|Name||Forest Lodge Academy|
|Ofsted Inspection Rating||Good
This inspection rating relates to a predecessor school. When a school, converts to an academy, is taken over or closes and reopens as a new school a formal link is created between the new school and the old school, by the Department for Education. Where the new school has not yet been inspected, we show the inspection history of the predecessor school, as we believe it still has significance.
|Inspection Date||14 January 2015|
|Address||Charnor Road, Leicester, Leicestershire, LE3 6LH|
|Religious Character||Does not apply|
|Number of Pupils||630 (51% boys 49% girls)|
|Number of Pupils per Teacher||21.2|
|Academy Sponsor||L.E.A.D. Academy Trust|
|Percentage Free School Meals||35.9%|
|Percentage English is Not First Language||20%|
|Pupils with SEN Support||14.8%|
|Catchment Area Information Available||Yes, our catchment area data is FREE|
|Last Distance Offered Information Available||No|
Information about this school
Forest Lodge is much larger than the average-sized primary school, and is increasing in size. A new school building, to enable the school to accommodate three classes per year group, is being constructed adjacent to the present building. The school operates morning and afternoon Nursery classes. All year groups from full-time Reception to Year 5 have two classes. Year 6 has three classes. The proportion of pupils supported by the pupil premium, just over half of the school population, is much higher than the national average. About a third of pupils are from minority ethnic groups. This is broadly similar to the national average. About a quarter of pupils speak English as an additional language. Although this is much higher than most schools, few are at an early stage of learning English. The school meets the government’s current floor standards, which set the minimum expectations for pupils’ attainment and progress by the end of Year 6. The school operates its own breakfast and after-school clubs. The proportion of disabled pupils and those who have special educational needs, about a fifth, is broadly average. The school has a close association with two other local schools, with whom ideas are shared, and learning initiatives planned and carried out.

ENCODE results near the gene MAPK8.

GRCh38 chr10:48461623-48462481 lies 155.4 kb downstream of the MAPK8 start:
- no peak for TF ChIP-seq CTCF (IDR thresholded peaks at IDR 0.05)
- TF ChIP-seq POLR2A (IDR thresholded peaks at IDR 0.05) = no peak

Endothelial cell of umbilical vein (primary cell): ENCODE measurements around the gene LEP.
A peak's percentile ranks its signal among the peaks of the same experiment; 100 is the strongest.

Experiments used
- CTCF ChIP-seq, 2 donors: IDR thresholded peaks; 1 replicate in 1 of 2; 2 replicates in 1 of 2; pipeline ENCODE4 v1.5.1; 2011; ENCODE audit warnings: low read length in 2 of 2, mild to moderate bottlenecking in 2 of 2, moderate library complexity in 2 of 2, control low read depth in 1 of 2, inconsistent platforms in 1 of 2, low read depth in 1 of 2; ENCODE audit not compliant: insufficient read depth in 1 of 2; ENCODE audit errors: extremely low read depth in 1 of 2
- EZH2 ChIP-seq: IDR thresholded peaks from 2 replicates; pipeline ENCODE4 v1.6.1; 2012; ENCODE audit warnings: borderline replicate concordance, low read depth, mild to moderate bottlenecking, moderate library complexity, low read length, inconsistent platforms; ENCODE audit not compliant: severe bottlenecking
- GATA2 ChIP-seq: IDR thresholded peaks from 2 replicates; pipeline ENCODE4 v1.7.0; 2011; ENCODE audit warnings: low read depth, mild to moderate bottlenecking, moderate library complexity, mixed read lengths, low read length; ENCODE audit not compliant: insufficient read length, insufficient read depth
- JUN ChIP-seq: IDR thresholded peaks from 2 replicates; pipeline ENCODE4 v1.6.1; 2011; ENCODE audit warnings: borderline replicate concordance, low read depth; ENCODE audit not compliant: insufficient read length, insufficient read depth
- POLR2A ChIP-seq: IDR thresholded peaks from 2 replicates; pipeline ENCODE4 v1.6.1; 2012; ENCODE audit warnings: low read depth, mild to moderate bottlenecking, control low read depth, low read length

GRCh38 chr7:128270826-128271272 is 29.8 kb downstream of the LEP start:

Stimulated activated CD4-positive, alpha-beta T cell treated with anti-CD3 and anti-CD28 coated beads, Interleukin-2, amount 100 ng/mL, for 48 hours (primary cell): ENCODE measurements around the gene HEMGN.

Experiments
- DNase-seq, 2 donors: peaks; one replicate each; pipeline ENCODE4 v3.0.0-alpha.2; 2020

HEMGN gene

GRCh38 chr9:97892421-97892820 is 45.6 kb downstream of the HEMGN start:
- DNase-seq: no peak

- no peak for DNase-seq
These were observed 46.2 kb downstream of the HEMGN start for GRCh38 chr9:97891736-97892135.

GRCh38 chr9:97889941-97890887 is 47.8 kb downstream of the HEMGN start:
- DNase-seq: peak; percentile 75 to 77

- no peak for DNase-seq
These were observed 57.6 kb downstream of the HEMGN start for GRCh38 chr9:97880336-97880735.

Summary of key findings for parents and pupils
This is a good school. Under the dynamic leadership of the headteacher, the school has improved rapidly since the previous inspection and is now good. From their different starting points, pupils of different abilities make good progress in reading, writing and mathematics. The pace of learning is good and pupils are eager to succeed. They receive good guidance through the marking of their work in English and mathematics. Provision for children in the early years is effective. They make good progress because : teaching is good, particularly in Nursery. Pupils’ attitudes to learning are good. Their general behaviour in classrooms and around the school is exemplary. Pupils feel very safe in school. The culture of tolerance, respect and calmness which pervades the school leads to outstanding elements in pupils’ spiritual, moral, social and cultural development. The senior leadership team makes rigorous checks on the effectiveness of the school’s performance and quality of teaching. The governing body is very well guided and led by the Chair. Governors are ambitious to improve the school further. Pupils benefit from participation in a wide range of sporting activities and very effective classroom-based learning that promote their physical well-being and their enjoyment of school. It is not yet an outstanding school because : Despite the school’s relentless efforts, attendance remains below average. Occasionally, tasks set by teachers do not extend or challenge pupils, especially the most able, sufficiently. The presentation of pupils’ work in subjects other than English and mathematics sometimes lacks care and is untidy.